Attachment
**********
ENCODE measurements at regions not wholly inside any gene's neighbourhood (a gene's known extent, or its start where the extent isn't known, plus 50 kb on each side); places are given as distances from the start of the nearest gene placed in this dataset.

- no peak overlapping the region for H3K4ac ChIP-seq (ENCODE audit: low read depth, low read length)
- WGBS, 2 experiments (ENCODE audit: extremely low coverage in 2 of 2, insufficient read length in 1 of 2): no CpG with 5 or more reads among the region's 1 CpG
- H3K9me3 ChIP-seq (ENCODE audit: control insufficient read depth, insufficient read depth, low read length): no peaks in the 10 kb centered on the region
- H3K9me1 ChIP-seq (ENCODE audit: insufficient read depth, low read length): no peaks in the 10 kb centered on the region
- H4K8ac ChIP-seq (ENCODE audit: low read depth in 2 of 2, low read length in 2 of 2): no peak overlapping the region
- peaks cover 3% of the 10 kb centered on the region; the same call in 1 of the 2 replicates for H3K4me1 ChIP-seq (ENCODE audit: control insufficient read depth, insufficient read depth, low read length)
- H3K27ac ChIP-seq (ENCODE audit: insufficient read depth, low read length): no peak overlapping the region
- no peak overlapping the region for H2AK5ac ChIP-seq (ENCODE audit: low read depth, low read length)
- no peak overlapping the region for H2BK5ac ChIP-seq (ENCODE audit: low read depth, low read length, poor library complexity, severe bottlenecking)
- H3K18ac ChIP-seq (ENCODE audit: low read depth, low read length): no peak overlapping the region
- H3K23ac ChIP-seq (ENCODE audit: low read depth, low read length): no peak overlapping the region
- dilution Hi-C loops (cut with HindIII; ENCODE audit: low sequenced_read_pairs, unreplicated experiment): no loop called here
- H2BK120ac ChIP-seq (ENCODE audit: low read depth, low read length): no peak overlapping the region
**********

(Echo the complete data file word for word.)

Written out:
ENCODE measurements at regions not wholly inside any gene's neighbourhood (a gene's known extent, or its start where the extent isn't known, plus 50 kb on each side); places are given as distances from the start of the nearest gene placed in this dataset.

- no peak overlapping the region for H3K4ac ChIP-seq (ENCODE audit: low read depth, low read length)
- WGBS, 2 experiments (ENCODE audit: extremely low coverage in 2 of 2, insufficient read length in 1 of 2): no CpG with 5 or more reads among the region's 1 CpG
- H3K9me3 ChIP-seq (ENCODE audit: control insufficient read depth, insufficient read depth, low read length): no peaks in the 10 kb centered on the region
- H3K9me1 ChIP-seq (ENCODE audit: insufficient read depth, low read length): no peaks in the 10 kb centered on the region
- H4K8ac ChIP-seq (ENCODE audit: low read depth in 2 of 2, low read length in 2 of 2): no peak overlapping the region
- peaks cover 3% of the 10 kb centered on the region; the same call in 1 of the 2 replicates for H3K4me1 ChIP-seq (ENCODE audit: control insufficient read depth, insufficient read depth, low read length)
- H3K27ac ChIP-seq (ENCODE audit: insufficient read depth, low read length): no peak overlapping the region
- no peak overlapping the region for H2AK5ac ChIP-seq (ENCODE audit: low read depth, low read length)
- no peak overlapping the region for H2BK5ac ChIP-seq (ENCODE audit: low read depth, low read length, poor library complexity, severe bottlenecking)
- H3K18ac ChIP-seq (ENCODE audit: low read depth, low read length): no peak overlapping the region
- H3K23ac ChIP-seq (ENCODE audit: low read depth, low read length): no peak overlapping the region
- dilution Hi-C loops (cut with HindIII; ENCODE audit: low sequenced_read_pairs, unreplicated experiment): no loop called here
- H2BK120ac ChIP-seq (ENCODE audit: low read depth, low read length): no peak overlapping the region